Jeff pulls no punches and gives it to us straight. This is car-crash blogging at its very best. If this blog is not in your reader then you are missing real life drama where the boundaries between the good guys and the bad guys are becoming increasingly blurred.
He describes the "good" about living in China and then lists the "bad". I repost all seven "bads". There are economic implications to be gleaned from all 7 points. See if you can spot them. Comments most welcome.
Please don't shoot the messenger (figuratively or literally).
Only Mentally Ill People See Flaws In The Chinese Paradise
Now, the bad. Where to start?
1. Scientific progress. Though nearly everyone here in this country with 1/5 of the human population is pushed to study science, no Nobel Prize has ever been awarded to someone raised here, and they don’t create much that’s new or innovative.
2. Broken toilets. The flushing arm on the damn western toilet has been broken in my office bathroom for 8 months. Jesus. After someone uses the toilet each morning, the cleaning lady manually flushes it, but nobody demands that management fix it. Good thing the squat one next to it works.
3. New products. Every factory I visit makes rip-offs of foreign products, but never develops anything new of their own. The reason? Why pay a scientist to develop something that might not make money, when you can spend money paying people to produce more products that do make money, albeit rip-offs that are less profitable than innovative, new products.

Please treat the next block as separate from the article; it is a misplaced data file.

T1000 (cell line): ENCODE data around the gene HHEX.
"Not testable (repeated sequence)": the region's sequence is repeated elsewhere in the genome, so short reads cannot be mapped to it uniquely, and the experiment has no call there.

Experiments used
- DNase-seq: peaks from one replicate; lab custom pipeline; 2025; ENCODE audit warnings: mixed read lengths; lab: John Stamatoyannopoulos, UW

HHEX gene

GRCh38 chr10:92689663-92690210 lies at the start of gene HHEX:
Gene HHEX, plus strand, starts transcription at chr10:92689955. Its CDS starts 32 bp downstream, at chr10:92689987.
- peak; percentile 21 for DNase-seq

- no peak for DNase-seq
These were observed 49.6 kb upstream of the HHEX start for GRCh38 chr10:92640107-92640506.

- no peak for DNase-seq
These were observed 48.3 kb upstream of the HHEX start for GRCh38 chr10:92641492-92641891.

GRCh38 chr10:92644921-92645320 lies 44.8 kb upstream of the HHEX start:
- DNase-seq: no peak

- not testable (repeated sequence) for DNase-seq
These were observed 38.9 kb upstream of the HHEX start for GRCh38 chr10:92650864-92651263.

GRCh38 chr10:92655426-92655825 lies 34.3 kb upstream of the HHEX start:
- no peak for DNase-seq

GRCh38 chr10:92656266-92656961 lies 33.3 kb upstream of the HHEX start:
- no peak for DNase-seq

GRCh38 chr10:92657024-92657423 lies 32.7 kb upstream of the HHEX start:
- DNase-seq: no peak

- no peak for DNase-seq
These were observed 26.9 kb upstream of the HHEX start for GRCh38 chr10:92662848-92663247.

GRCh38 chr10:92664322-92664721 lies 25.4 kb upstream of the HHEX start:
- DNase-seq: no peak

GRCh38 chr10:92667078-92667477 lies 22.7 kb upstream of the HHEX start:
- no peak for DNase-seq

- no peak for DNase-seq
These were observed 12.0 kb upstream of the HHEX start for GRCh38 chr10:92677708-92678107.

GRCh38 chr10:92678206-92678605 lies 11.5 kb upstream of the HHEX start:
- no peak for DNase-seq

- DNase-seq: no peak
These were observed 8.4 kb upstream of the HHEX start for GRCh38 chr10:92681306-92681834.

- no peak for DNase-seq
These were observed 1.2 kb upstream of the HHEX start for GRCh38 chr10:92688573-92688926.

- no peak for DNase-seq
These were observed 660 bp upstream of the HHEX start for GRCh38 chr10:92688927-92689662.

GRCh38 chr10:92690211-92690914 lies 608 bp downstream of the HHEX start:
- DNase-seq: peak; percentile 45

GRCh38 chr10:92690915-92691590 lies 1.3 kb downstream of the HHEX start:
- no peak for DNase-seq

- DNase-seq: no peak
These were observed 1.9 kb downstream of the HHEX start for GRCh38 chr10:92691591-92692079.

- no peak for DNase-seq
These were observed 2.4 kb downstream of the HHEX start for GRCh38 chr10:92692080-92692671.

4. Dangerous intersections. Every hundred yards in China is another extremely dangerous intersection, where I see people getting hit, daily, by passing cars. Simple functioning pedestrian walkways are needed everywhere, or lights, but nobody ever says anything, or demands a review of the planning.
5. Environmental disasters. Have you read today’s news about the three gorges dam? Seems like the Beijing thugocracy messed up the design, budget and everything else, because nobody was allowed to question the moronic first plan for this environmental disaster. The government told everyone about ten years ago that the design and budget were accurate, and nobody second guessed them–wrong again! Compare that with the law making process in the USA–political parties argue, senators and congressman argue, Capitol Hill argues with the President, and this is how we make laws by consensus.
6. Can’t walk freely. The Chinese put up gates, with guards, everywhere, that temporary block traffic at random street and neighborhoods, but people soon find ways to avoid these barriers, so again and again China has developed cities of gates that are everywhere, rusting, and serious eyesores that just add to life’s frustrations.
7. Social pressure. When my firm’s partner Wang Lihua told me that Zhong Lun didn’t owe me money when they did, she reinforced what I had known: you are supposed to shut up even when you are right. If you challenge that, Chinese are accustomed to being told they have mental problems.